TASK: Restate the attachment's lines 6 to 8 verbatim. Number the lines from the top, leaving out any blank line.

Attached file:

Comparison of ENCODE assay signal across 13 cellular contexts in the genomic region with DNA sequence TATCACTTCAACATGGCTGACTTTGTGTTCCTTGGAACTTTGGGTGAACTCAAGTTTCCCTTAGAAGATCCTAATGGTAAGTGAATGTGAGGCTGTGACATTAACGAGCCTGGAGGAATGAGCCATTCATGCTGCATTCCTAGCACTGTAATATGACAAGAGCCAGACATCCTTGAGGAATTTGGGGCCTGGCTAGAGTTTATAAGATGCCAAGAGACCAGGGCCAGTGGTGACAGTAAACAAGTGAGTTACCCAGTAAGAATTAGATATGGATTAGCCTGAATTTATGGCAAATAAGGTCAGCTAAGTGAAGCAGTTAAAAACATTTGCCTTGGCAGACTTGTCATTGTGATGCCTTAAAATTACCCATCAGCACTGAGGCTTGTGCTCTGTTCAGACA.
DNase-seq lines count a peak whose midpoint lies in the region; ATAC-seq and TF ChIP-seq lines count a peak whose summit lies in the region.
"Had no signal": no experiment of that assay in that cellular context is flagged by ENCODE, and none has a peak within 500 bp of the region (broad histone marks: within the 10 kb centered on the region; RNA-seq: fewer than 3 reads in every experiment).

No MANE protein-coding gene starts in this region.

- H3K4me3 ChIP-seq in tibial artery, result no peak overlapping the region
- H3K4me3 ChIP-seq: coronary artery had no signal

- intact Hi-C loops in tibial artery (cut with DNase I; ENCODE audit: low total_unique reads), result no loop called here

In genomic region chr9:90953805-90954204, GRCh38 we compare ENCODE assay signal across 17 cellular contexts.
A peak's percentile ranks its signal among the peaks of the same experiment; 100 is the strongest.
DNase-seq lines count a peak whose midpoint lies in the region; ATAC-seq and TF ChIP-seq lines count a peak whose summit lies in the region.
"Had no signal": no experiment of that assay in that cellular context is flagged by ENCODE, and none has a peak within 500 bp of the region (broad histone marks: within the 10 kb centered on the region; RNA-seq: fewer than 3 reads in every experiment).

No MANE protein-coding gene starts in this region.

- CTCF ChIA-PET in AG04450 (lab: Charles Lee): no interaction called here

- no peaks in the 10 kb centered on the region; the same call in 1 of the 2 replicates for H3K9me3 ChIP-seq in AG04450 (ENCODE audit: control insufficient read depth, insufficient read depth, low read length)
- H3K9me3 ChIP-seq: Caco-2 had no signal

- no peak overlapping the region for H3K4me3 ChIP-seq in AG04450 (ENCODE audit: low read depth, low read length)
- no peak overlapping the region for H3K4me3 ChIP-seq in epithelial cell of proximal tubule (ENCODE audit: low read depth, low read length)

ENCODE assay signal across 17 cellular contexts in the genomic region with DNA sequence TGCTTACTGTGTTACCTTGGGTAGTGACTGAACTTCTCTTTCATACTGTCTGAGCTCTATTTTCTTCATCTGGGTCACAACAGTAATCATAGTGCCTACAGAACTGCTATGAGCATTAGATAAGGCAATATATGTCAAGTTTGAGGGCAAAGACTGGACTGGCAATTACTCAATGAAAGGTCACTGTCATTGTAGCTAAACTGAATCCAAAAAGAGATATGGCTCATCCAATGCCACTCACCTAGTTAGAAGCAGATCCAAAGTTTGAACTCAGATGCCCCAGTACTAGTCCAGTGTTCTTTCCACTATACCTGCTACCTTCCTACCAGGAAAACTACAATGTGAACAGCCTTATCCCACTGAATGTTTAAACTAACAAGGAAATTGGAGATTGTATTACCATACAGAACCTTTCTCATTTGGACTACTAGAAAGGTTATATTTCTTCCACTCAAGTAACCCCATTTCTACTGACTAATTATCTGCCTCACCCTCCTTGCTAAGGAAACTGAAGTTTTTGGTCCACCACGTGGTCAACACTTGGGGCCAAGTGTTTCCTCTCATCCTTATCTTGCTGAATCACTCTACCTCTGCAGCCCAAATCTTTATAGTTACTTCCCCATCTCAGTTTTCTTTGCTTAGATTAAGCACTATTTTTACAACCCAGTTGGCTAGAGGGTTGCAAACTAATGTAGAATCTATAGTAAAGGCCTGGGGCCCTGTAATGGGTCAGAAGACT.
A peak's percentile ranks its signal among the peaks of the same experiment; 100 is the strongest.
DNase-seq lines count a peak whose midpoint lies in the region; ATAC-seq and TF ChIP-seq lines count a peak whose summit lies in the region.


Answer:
- H3K4me3 ChIP-seq: coronary artery had no signal

- intact Hi-C loops in tibial artery (cut with DNase I; ENCODE audit: low total_unique reads), result no loop called here

In genomic region chr9:90953805-90954204, GRCh38 we compare ENCODE assay signal across 17 cellular contexts.